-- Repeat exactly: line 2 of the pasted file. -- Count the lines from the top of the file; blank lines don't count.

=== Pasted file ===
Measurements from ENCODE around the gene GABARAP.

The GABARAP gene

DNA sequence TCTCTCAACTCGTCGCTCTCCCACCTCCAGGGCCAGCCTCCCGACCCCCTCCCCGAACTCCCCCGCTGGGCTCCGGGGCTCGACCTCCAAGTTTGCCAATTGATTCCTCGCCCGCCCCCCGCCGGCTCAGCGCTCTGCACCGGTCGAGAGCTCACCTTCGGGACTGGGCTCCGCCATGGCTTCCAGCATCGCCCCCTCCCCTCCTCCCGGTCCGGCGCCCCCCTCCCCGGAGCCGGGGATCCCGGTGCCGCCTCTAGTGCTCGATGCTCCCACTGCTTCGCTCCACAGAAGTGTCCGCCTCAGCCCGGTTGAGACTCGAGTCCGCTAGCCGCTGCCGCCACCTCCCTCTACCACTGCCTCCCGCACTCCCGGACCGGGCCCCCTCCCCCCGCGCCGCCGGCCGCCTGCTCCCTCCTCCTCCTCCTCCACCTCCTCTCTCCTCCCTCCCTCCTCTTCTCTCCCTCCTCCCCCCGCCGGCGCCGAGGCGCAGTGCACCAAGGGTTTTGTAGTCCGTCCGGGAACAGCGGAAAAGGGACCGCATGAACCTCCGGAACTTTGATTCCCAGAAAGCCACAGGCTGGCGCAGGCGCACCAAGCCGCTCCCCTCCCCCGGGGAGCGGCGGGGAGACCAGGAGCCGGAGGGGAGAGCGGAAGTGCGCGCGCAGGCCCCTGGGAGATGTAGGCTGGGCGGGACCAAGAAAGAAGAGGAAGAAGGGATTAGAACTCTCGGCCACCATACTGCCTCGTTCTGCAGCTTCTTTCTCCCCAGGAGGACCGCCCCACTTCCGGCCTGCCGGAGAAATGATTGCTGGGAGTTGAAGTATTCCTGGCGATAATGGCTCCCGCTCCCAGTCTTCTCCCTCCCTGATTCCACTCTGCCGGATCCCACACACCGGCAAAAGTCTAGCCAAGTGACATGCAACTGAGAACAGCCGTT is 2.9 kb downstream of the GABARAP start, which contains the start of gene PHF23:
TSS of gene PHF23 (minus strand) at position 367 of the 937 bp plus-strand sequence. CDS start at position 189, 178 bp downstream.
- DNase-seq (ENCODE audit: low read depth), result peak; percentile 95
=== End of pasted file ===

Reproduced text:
The GABARAP gene